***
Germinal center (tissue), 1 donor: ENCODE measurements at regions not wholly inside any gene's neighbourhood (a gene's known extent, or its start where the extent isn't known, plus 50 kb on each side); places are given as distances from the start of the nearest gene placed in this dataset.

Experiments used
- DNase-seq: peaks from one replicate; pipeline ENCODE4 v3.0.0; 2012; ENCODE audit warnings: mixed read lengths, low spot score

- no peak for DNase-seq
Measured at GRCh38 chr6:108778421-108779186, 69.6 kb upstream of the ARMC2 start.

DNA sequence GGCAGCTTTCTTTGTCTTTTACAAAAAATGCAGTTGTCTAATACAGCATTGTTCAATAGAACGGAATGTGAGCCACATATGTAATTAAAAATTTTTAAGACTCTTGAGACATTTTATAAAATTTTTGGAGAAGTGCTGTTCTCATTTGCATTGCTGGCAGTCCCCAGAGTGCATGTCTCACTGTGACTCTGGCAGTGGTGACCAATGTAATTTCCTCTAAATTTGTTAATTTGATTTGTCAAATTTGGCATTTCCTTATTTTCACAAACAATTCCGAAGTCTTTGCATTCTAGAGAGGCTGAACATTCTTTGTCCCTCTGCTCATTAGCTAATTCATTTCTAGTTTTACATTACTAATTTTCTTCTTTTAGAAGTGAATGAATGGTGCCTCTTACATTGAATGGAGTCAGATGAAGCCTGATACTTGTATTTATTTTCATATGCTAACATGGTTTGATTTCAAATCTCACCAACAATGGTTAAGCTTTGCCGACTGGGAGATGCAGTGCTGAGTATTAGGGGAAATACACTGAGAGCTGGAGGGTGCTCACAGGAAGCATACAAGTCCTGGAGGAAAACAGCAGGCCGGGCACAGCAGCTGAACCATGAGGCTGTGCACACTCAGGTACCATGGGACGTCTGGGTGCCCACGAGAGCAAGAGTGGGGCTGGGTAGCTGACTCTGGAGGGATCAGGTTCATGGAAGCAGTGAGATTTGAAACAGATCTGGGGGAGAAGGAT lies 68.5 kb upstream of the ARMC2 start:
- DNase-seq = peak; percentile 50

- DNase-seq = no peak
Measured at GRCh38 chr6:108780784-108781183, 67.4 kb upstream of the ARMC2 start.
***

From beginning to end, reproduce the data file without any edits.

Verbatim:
Germinal center (tissue), 1 donor: ENCODE measurements at regions not wholly inside any gene's neighbourhood (a gene's known extent, or its start where the extent isn't known, plus 50 kb on each side); places are given as distances from the start of the nearest gene placed in this dataset.

Experiments used
- DNase-seq: peaks from one replicate; pipeline ENCODE4 v3.0.0; 2012; ENCODE audit warnings: mixed read lengths, low spot score

- no peak for DNase-seq
Measured at GRCh38 chr6:108778421-108779186, 69.6 kb upstream of the ARMC2 start.

DNA sequence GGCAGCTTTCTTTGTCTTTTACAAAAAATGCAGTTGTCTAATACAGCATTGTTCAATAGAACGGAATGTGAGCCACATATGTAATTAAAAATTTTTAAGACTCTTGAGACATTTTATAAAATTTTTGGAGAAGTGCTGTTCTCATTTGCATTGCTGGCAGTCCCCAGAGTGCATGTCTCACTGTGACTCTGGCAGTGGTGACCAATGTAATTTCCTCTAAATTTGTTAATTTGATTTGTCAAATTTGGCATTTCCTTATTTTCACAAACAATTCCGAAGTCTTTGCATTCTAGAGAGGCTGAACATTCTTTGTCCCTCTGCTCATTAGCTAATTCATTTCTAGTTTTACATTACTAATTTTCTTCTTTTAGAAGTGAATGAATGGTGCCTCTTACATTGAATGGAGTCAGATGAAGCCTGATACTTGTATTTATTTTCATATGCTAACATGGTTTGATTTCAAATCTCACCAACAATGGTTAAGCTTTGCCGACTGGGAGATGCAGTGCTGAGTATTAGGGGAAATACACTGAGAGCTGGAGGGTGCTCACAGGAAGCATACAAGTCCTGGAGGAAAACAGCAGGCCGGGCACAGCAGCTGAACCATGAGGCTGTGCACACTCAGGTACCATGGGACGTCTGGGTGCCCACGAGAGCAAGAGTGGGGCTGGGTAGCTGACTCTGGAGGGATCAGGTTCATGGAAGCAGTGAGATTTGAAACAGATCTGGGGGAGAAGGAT lies 68.5 kb upstream of the ARMC2 start:
- DNase-seq = peak; percentile 50

- DNase-seq = no peak
Measured at GRCh38 chr6:108780784-108781183, 67.4 kb upstream of the ARMC2 start.